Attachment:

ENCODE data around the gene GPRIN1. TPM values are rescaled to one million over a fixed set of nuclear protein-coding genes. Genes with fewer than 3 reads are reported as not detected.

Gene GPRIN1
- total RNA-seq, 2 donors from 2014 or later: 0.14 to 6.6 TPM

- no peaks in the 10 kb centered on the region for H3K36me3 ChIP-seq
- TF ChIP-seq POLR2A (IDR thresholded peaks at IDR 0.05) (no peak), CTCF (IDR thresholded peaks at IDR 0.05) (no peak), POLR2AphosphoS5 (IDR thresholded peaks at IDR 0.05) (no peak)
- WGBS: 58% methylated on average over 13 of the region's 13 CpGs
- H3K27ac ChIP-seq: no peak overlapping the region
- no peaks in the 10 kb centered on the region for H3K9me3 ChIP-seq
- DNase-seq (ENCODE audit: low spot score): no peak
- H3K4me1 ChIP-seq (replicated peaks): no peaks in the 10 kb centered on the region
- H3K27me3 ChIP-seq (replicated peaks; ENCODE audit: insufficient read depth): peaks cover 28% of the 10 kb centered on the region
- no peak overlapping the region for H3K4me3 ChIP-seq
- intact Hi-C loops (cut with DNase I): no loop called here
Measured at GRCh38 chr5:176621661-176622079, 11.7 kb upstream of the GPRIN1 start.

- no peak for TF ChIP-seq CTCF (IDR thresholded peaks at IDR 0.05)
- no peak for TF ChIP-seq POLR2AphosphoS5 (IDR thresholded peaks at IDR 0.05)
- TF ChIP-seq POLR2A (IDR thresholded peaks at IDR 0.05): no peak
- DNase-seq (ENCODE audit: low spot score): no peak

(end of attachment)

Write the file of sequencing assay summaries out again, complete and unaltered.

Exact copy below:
ENCODE data around the gene GPRIN1. TPM values are rescaled to one million over a fixed set of nuclear protein-coding genes. Genes with fewer than 3 reads are reported as not detected.

Gene GPRIN1
- total RNA-seq, 2 donors from 2014 or later: 0.14 to 6.6 TPM

- no peaks in the 10 kb centered on the region for H3K36me3 ChIP-seq
- TF ChIP-seq POLR2A (IDR thresholded peaks at IDR 0.05) (no peak), CTCF (IDR thresholded peaks at IDR 0.05) (no peak), POLR2AphosphoS5 (IDR thresholded peaks at IDR 0.05) (no peak)
- WGBS: 58% methylated on average over 13 of the region's 13 CpGs
- H3K27ac ChIP-seq: no peak overlapping the region
- no peaks in the 10 kb centered on the region for H3K9me3 ChIP-seq
- DNase-seq (ENCODE audit: low spot score): no peak
- H3K4me1 ChIP-seq (replicated peaks): no peaks in the 10 kb centered on the region
- H3K27me3 ChIP-seq (replicated peaks; ENCODE audit: insufficient read depth): peaks cover 28% of the 10 kb centered on the region
- no peak overlapping the region for H3K4me3 ChIP-seq
- intact Hi-C loops (cut with DNase I): no loop called here
Measured at GRCh38 chr5:176621661-176622079, 11.7 kb upstream of the GPRIN1 start.

- no peak for TF ChIP-seq CTCF (IDR thresholded peaks at IDR 0.05)
- no peak for TF ChIP-seq POLR2AphosphoS5 (IDR thresholded peaks at IDR 0.05)
- TF ChIP-seq POLR2A (IDR thresholded peaks at IDR 0.05): no peak
- DNase-seq (ENCODE audit: low spot score): no peak